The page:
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Applications of REVAMP Framework

In this section, we will discuss some of the potential applications of the register to variable mapping information extracted by our proposed method REVAMP.

5.4.1 Register Allocation and Security Aspect

Register allocation is the mapping of a large number of variables to a limited number of physical registers. Let us assume thatVibe the set of variables withinumber of variables in a program andRj be the set of registers withj number of registers in the target architecture.

Register allocation is a function which maps the set of variables to the set of registers and/or memory locations, f : Vi Ñ RjYMk where usually j ď i and Mk is the reserved memory

REVAMP: Reverse Engineering Register to Variable Mapping in High-Level Synthesis

locations for arrays Vk where 0 ďk ďi. The following scenarios may arise due to register allocation.

´ A variable va is mapped to a register rx, i.e. fpvaq “rx.

´ More than one variable are mapped to a register. For example, fpvaq “fpvbq “fpvcq “ rx means the variables va,vb and vc are mapped to the register rx.

´ A variable is mapped to more than one register, i.e. fpvaq “ trx, ry, rzu which is called the live range splitting. In this case, some re-definitions of va is renamed first and then different instances of va is mapped to different registers. Usually, it reduces the register pressure. In case of limited registers, live range splitting is used if it minimizes the register usage.

´ If there are not enough registers, a array variable needs to be stored into memory, i.e.

fpvaq “ma wherema is the reserved memory location for the variable va.

Securing compiler transformation is an emerging research area and very few works have been done on trusted code generation. The correctness-security gap of compiler optimiza- tions attract some attention in recent times. D’Silva et al. [58] studied various compiler transformations to identify the leaky one. They conclude that the gap arises due to the techniques that do not model the state of the underlying machine. They only considered the transformations at the source level, nothing mentioned the information leaks in register allocation. Deng and Namjoshi presented a polynomial-time algorithm for secure dead store elimination in [56]. Recently, Besson et al. [27] proposed a formal definition of the Informa- tion Flow Preserving (IFP) program transformations in which they model the information leak of a program using the notion of attacker knowledge. The authors have shown how to validate register allocation and dead store elimination and if needed how to modify it in order to be IFP.

Register allocation is a mandatory transformation for any source program to generate the machine code. Thus, it should be properly investigated from the security point of view.

Moreover, none of the existing works provide a secure register allocation algorithm. In this work, we target the reverse engineering of the register to variable mapping in register allocation. Although, this work does not target the security analysis of register allocation, the recovered mapping can be useful in analyzing the same. Specifically, this mapping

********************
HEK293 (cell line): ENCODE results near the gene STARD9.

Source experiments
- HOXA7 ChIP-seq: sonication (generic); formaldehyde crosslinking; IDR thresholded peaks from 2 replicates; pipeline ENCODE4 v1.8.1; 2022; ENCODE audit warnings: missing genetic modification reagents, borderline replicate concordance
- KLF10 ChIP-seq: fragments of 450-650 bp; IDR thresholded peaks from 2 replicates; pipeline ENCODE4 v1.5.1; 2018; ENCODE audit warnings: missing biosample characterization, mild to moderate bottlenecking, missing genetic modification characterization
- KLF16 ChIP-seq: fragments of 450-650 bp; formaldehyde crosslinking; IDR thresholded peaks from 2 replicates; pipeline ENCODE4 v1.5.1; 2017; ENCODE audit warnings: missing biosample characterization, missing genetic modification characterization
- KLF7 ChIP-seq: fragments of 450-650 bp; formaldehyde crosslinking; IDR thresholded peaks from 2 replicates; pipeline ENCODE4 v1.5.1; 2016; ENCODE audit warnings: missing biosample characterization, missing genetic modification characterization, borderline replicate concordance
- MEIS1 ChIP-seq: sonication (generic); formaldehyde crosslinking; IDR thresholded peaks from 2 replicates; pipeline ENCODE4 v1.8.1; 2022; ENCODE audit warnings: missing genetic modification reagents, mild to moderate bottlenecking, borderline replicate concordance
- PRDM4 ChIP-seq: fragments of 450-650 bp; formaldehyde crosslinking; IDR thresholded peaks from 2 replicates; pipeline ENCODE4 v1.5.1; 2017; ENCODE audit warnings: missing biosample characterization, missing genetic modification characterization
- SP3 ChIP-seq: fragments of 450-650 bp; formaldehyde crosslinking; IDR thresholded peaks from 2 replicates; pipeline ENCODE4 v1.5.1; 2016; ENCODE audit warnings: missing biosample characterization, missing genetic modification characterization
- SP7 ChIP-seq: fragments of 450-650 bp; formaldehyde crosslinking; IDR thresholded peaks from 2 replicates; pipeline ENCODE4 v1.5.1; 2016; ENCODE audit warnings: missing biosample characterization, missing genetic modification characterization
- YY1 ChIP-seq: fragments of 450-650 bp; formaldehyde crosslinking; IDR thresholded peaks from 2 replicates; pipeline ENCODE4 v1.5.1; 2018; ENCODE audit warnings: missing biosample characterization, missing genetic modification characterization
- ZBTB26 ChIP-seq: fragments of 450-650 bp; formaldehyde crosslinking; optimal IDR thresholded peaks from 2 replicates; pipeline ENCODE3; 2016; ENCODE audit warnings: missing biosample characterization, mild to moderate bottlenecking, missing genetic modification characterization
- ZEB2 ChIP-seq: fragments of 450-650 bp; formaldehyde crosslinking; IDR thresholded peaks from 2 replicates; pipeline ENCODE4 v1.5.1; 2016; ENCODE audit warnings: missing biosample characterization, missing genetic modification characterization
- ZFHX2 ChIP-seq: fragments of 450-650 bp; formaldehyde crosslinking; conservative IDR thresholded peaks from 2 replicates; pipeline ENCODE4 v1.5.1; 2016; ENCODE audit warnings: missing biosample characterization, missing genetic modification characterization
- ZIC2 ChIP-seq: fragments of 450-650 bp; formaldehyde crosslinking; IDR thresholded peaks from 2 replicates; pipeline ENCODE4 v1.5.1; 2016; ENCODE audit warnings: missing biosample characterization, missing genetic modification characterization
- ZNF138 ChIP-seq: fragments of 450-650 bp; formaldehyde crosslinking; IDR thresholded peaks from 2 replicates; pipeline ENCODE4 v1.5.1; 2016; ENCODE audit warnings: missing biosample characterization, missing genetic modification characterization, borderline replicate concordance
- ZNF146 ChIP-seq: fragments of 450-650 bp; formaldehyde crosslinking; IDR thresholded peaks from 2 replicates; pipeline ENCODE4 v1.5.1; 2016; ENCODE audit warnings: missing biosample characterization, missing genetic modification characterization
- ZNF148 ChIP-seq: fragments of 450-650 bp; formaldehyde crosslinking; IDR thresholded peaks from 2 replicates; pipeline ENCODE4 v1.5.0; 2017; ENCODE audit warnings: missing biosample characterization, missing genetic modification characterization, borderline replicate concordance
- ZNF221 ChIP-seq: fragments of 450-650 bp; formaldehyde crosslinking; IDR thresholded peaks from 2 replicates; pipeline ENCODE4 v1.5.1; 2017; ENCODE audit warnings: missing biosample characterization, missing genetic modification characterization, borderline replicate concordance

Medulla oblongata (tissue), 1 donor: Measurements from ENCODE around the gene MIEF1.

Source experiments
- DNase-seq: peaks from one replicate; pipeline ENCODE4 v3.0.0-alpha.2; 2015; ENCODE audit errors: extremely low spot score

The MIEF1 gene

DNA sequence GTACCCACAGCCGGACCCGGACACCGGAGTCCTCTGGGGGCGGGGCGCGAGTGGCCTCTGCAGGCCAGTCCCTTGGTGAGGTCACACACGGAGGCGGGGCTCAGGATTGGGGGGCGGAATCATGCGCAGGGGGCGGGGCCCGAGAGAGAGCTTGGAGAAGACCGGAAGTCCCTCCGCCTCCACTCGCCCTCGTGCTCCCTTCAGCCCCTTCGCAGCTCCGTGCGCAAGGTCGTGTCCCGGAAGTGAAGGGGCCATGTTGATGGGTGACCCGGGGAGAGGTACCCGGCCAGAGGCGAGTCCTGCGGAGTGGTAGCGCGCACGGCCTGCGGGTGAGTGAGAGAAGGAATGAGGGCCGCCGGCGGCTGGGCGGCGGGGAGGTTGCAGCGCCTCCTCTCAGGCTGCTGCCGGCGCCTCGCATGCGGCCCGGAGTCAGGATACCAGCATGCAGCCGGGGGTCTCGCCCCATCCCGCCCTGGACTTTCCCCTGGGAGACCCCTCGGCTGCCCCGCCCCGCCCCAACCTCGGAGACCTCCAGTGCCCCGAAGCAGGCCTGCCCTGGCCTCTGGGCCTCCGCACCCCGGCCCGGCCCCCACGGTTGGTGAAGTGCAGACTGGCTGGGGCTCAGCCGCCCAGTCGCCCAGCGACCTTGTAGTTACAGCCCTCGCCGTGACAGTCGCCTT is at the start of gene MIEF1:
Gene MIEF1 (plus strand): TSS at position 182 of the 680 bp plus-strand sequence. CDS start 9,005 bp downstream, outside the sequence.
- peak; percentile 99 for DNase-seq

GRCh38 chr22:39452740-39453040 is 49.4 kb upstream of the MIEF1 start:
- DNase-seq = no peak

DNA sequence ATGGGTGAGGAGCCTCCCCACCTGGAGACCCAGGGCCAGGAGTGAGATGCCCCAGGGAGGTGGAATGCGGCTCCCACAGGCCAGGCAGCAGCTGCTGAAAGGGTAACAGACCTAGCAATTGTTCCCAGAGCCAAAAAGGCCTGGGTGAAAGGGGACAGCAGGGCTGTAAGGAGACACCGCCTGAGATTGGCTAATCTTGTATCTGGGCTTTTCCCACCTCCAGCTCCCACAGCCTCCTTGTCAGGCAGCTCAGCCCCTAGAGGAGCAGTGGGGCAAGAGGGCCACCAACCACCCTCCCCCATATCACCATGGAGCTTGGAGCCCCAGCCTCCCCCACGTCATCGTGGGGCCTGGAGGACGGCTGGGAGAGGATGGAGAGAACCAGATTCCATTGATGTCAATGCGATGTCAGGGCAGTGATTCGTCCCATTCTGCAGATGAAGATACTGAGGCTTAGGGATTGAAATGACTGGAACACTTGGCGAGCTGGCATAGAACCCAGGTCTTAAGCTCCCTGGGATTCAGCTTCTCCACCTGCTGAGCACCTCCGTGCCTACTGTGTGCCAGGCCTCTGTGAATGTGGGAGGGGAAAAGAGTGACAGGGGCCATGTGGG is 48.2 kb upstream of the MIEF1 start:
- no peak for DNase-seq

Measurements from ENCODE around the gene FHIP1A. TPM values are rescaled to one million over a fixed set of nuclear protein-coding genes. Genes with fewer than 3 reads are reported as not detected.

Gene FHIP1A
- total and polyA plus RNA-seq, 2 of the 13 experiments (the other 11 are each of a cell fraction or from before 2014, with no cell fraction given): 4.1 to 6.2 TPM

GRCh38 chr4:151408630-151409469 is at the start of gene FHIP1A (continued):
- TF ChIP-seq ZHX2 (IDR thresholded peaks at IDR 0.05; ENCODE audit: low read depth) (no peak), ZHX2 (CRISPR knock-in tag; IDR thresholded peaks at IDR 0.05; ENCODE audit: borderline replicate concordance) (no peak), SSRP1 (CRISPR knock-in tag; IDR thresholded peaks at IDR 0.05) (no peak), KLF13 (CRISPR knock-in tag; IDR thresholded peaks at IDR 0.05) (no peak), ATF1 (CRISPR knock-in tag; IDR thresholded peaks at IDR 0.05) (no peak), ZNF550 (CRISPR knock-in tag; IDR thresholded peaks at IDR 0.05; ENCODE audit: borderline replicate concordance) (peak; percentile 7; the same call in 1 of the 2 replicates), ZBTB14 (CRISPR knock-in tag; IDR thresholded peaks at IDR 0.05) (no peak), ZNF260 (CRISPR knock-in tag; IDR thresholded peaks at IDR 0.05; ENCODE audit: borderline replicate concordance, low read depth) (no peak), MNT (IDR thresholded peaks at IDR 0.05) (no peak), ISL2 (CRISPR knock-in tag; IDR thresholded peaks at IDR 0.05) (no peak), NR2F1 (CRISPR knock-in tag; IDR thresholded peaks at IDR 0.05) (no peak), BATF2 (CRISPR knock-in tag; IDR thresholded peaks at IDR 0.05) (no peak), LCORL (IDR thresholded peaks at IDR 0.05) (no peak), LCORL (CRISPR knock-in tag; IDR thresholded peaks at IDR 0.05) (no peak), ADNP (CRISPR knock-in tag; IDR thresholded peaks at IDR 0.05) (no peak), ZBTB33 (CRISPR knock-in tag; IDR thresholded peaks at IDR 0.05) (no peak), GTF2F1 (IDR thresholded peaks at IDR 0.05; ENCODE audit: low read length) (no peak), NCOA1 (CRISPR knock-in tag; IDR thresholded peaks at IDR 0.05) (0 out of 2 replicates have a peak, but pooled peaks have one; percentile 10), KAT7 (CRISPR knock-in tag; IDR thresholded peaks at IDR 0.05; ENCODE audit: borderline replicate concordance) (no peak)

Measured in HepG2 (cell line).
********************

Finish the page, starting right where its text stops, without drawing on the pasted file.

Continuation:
Applications of REVAMP Framework

information can be used to identify the information leakage after register mapping and then iteratively modify the register allocation to stop the leak. This could be interesting future work.

5.4.2 Correlating C and RTL

The quality of designing a hardware device by the HLS tools depend on the way one has written the design specification in C/C++ code. From specification document, an RTL de- scription is created to examine the design in terms of functionality, performance, compliance with standards and other high-level issues by HLS tools. On the other hand, the high-level specification developers do not understand how the specification is represented in RTL. In order to help specification developers understand, debug and verify an RTL design that is generated from the HLS tool, it is important to bridge the knowledge gap between the two levels of abstraction. A C equivalent of the RTL model would be helpful for the specification developers to understand, debug and verify the output RTL design and hence use the HLS tool meaningfully. One of the important steps in obtaining a high-level C behaviour from the RTL is to recover the mapping between variables in input C and registers in the RTL generated by HLS. Our work is helpful in this context.

5.4.3 Fast Simulation and Debug

As discussed in Chapter3, the RTL co-simulation is the primary way to verify the correctness of the generated RTL of an HLS tool. Specifically, the test cases developed for the input C code are used by the commercial HLS tools [10] for RTL simulation. The C-simulation is faster than the RTL simulation. Therefore, generating an equivalent C code from the RTL would greatly reduce the verification time as well. In FastSim [15], an C code obtained from the RTL is shown to be much faster for RTL verification. However, the code obtained from the RTL cannot be used for correlating the bug with the source C code of the HLS tool and hence for souce level debug. With the variable to register mapping information obtained in our work, correlating the source C with RTL is possible in debugging a bug in the RTL.

REVAMP: Reverse Engineering Register to Variable Mapping in High-Level Synthesis

5.5 Comparisons of Daikon and SMT based Reverse